We Are All Banks (and Should Be So Regulated). Mr. Volcker observes that non-banks now “hold two-thirds of all credit-market assets” (at page 1). The corollary of this observation is that these “shadow banks” are “potentially unstable” and “create a risk of contagion,” and so presumably should be regulated as if they were banks. Contrary views are possible: Isn’t it a good thing that credit is held outside of banks? Doesn’t that allow greater diversification of risk than if all credit assets were held inside of banks? Isn’t part of the reason that so much credit is held outside of banks because banking regulators have made offering loans much more expensive for banks? Since they’ve effectively pushed so much lending activity outside of banks, should the bank regulators really be given regulatory authority over all other lenders?

The Supremacy of the Banking Regulators at FSOC. The slightly reorganized version of FSOC at the top of Mr. Volcker’s regulatory pyramid would be dominated by banking regulators. At least five of the six members, and potentially all, would come from a single political party (although FSOC would be, according to Mr. Volcker, “non-partisan”). It is not that the banking regulators are unwise; the bank regulators have the most intellectual culture among all U.S. regulators. The problem is that they see the world through a bank regulator’s lens. They want to dictate not just what banks can own, but what non-banks can own; they want to control the risks taken not just by banks, but also by non-banks; and they want to control borrowing and leverage by banks and non-banks as well. But we are not all banks. Other imperatives exist besides freedom from risks, including the freedom to take risks.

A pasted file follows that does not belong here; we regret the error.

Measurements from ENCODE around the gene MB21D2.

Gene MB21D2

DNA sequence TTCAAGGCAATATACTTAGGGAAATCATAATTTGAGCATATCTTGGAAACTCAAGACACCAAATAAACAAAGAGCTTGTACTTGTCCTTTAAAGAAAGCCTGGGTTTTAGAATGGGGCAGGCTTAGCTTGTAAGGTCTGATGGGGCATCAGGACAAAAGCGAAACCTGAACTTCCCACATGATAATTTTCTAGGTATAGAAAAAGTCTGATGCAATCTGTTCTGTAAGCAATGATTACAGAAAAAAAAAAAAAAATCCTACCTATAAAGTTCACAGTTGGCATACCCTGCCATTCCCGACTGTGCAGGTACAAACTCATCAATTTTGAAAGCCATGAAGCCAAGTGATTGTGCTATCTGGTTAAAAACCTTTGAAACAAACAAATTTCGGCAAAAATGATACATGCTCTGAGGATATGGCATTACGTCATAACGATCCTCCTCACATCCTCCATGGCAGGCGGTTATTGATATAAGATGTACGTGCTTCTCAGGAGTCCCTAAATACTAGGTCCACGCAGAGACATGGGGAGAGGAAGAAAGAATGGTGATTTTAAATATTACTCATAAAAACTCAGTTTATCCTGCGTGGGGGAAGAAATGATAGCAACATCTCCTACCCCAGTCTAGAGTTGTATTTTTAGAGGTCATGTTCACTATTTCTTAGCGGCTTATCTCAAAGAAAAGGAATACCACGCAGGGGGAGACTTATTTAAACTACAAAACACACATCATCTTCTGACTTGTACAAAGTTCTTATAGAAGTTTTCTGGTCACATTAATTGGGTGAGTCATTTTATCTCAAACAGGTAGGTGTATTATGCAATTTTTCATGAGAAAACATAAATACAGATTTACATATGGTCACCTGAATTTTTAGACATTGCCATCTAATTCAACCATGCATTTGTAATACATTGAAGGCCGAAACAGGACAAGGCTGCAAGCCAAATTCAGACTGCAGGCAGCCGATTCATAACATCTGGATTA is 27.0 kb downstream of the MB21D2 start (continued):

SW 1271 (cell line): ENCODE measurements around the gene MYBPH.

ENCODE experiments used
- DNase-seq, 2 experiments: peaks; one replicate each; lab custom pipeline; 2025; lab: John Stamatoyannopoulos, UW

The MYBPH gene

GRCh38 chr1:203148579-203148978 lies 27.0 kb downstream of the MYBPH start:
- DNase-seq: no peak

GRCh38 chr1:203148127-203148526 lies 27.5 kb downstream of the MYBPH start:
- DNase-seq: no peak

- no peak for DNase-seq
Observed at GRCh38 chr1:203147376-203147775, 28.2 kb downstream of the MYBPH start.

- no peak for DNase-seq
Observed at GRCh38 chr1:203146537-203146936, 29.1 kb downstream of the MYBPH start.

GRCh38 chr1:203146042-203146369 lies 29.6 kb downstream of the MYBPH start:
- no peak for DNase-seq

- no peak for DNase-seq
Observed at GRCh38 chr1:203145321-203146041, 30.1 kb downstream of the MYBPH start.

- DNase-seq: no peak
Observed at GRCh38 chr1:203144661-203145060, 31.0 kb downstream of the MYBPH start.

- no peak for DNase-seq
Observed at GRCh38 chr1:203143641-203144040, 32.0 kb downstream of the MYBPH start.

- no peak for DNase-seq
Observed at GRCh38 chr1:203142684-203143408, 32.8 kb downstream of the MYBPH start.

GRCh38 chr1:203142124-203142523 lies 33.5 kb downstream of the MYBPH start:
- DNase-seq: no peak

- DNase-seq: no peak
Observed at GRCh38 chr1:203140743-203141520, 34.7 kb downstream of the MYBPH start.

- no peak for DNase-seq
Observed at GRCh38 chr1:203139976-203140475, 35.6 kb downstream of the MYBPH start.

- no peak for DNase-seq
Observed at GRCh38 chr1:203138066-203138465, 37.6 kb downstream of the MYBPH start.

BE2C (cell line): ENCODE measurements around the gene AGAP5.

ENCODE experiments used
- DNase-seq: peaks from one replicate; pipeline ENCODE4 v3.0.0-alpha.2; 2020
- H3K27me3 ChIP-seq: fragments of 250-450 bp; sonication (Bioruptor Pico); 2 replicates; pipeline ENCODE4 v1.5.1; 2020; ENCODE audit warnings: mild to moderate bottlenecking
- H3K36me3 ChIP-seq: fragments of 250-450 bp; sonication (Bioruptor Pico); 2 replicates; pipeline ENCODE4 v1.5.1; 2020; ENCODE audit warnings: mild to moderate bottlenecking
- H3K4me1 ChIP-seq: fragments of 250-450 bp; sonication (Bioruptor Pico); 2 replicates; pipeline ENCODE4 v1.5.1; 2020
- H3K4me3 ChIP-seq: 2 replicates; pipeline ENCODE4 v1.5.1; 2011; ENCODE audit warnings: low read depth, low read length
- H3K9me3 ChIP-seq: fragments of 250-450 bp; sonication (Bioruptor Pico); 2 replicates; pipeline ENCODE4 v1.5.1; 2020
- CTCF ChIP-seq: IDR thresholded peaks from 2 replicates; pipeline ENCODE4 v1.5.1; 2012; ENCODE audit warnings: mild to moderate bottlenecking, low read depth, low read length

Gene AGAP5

The Volcker Alliance Report challenges us to have a real and important debate about fundamental structural issues. Congress should take up this challenge. As to Mr. Volcker’s solutions, the above commentary identifies two principal points of disagreement. First, Mr. Volcker’s advocacy for “safety” above opportunity presents great dangers. His structural solution - to give the bank regulators concentrated power and a dominant role - should be subject to significant scrutiny. Second, implicit in Mr. Volcker’s position is his advocacy for greater control and discretion for the government regulators of private entities. That solution ought not to be accepted even if proposed by a wise man. It is possible to revisit our system of financial regulation and improve it without the expansion of governmental power that Mr. Volcker envisions.

One may want to begin the discussion by linking to two articles (humbly submitted) by a different author: “The Future of Financial Regulation” and “Some Concerns with the Derivatives Legislation.” These two pieces anticipate some of the Volcker Alliance’s observations (by seven years) and offer a private citizen’s view of the workings of government regulation.

Mr Lofchie and his team distribute a free daily newsletter, which covers a broad scope of financial services news in the legal-regulatory space. If you’re interested in receiving this free newsletter, sign-up here. To learn more about his regulatory website, see the Cadwalader Cabinet, here.